How did you secure your graduate role?

I attended careers fairs out of my comfort zone to expand the industries I could fit into post-graduation. ‘High Tea Meets IT’ was a careers fair targeted at females wanting to go into the technology industry and we all had high tea together. This was where I met my current employer and from then on, I applied to their graduate scheme via their website.

My best careers advice to another student would be…

I started my LinkedIn page before university. The earlier you start it, the sooner you’ll learn to use it properly. I’d already made a fair few contacts, including graduate recruiters, but as soon as I’d updated my profile to show a placement year my connection requests went crazy!

Your placement year is the thing that’ll differentiate you from the next candidate. Don’t be afraid to mention that you embarked on a placement year!

Keep all of the applications you got rejected from and the CV/cover letters you used when applying to placement positions. Compare it your CV post-placement and do two things:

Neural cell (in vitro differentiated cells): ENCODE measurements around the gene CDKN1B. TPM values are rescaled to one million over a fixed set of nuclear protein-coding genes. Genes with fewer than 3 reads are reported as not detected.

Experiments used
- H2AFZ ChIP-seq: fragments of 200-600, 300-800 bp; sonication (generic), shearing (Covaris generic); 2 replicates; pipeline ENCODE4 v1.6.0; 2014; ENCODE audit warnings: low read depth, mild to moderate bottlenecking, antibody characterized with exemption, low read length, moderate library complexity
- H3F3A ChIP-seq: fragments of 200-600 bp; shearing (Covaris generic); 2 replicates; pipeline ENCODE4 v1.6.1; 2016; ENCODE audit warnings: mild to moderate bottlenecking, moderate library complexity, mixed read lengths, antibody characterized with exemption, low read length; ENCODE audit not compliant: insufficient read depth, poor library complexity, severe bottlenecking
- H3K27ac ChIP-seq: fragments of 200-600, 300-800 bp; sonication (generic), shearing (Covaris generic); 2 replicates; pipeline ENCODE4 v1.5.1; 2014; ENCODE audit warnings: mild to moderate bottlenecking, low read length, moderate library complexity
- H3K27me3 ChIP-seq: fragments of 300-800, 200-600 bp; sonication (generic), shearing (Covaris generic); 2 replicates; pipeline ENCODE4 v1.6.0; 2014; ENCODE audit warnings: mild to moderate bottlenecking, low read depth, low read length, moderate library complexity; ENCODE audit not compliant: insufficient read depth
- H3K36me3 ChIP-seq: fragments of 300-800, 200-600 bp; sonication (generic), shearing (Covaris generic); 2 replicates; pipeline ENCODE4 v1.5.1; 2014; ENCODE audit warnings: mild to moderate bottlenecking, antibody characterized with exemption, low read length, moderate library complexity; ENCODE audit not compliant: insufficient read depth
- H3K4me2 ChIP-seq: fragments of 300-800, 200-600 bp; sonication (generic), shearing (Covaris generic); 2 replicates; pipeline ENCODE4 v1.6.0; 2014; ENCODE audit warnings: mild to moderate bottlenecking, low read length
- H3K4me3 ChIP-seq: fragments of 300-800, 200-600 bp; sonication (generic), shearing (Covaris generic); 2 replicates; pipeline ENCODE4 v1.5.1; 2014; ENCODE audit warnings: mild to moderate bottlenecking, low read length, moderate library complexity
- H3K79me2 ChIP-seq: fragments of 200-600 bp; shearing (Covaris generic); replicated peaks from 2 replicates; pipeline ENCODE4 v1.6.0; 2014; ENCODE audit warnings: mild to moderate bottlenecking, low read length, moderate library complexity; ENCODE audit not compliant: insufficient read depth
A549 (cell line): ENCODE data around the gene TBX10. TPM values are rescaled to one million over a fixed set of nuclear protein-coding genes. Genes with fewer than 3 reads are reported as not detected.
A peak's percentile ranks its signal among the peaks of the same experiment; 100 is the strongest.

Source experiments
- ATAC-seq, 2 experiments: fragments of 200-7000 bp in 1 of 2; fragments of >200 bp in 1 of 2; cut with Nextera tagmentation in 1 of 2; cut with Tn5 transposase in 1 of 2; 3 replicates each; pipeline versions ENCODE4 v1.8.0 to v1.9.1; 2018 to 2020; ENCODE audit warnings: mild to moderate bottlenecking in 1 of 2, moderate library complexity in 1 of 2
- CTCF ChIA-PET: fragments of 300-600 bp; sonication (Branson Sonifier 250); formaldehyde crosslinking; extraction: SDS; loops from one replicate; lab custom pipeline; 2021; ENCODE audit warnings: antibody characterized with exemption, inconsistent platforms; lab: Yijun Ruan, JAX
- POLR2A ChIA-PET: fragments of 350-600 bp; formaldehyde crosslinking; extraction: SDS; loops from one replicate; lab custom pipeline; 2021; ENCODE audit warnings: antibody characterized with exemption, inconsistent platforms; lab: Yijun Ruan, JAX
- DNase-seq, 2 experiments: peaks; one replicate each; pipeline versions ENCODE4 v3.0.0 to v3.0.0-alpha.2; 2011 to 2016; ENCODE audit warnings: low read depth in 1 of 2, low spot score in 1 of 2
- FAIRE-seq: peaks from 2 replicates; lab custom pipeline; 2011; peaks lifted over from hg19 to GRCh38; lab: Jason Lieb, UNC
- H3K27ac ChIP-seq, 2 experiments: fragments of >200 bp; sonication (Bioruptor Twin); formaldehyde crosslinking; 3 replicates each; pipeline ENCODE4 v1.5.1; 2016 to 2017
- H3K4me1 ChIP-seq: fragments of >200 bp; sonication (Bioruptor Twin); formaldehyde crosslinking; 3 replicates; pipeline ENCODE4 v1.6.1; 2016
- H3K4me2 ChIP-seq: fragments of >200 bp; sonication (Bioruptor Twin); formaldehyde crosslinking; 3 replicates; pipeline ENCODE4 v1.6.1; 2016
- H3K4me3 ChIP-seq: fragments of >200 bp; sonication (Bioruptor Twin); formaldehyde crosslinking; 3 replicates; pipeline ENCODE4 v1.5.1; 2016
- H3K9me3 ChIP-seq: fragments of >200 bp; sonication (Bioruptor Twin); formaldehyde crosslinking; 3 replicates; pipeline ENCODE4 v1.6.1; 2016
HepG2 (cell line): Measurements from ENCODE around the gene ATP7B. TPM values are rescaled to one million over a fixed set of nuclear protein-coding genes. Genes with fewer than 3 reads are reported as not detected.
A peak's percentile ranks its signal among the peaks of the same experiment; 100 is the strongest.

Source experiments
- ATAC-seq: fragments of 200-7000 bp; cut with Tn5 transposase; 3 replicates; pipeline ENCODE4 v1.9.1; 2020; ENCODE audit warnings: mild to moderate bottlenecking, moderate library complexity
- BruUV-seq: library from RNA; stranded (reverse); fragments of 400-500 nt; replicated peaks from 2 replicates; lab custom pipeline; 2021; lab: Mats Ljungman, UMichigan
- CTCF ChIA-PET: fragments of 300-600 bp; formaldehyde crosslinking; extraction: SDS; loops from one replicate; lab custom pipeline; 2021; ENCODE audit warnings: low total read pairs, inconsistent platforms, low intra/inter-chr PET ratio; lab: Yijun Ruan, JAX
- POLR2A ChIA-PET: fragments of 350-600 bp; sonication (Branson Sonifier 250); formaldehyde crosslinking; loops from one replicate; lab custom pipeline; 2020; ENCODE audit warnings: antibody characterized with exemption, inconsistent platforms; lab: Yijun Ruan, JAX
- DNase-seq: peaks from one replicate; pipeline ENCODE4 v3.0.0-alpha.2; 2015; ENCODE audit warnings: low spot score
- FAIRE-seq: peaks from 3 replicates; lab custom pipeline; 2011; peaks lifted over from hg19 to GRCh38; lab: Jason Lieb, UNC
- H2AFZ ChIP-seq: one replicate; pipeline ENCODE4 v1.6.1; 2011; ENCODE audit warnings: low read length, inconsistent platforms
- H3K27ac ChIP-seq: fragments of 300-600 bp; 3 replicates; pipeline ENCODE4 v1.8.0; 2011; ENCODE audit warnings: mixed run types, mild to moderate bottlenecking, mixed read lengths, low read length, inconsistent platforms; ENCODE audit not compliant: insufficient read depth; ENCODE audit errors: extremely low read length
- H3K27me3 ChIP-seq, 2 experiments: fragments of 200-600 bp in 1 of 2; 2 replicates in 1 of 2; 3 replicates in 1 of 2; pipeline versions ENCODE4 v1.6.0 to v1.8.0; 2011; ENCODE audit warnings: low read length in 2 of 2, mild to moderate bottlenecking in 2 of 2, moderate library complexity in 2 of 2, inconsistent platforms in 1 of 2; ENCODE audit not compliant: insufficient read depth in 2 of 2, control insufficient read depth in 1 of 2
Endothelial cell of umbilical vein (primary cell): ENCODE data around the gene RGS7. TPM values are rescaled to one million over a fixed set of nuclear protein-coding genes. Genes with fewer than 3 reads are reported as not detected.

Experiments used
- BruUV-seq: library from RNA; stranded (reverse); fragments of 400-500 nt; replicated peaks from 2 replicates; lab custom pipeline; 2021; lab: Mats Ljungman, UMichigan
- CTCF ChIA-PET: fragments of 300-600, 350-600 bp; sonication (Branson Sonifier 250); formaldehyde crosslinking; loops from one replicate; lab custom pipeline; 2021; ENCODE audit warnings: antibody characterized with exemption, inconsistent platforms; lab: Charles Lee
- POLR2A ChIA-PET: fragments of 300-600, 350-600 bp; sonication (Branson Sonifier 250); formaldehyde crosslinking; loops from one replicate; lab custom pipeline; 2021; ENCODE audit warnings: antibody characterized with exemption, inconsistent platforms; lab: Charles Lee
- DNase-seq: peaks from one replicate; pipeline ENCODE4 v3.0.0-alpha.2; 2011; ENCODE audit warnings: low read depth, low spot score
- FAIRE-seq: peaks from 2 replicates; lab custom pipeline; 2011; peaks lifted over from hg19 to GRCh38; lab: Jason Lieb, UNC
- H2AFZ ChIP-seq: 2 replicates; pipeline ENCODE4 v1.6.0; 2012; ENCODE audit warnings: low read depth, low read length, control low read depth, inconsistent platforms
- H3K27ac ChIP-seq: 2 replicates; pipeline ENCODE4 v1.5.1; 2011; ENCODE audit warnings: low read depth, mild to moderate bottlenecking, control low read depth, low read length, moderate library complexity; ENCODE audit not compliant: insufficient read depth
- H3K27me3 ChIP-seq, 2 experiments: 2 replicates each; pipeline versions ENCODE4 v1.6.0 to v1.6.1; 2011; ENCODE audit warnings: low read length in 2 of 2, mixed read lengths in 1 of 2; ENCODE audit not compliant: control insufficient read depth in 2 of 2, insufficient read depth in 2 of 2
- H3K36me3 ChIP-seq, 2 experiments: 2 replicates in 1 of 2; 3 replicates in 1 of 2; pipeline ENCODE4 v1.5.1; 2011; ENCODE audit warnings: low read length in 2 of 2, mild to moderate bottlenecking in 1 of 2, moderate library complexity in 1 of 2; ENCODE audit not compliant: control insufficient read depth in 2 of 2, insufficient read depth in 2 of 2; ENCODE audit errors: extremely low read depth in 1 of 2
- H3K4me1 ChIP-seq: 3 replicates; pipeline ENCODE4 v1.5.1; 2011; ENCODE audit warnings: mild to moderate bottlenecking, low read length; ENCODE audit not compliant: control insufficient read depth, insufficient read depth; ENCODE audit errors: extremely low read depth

1) Identify how you could improve your rejected applications – it’s useful for self-learning and creating a stronger personal profile for yourself.
2) Give yourself a pat on the back for how far you’ve come!

Don’t be afraid to approach people in senior positions. It’s a competitive world and if you eliminate the ‘scary’ aspect of liaising with people senior than you, you’ll find yourself mature in the workplace.

Ask for feedback. If you’ve done work for someone, no matter how big or small, request feedback. Build a portfolio of all the feedback you receive and use it to find trends of what you perform well in and where you could improve. In the graduate working world, feedback helps you build a case to put forward for promotion.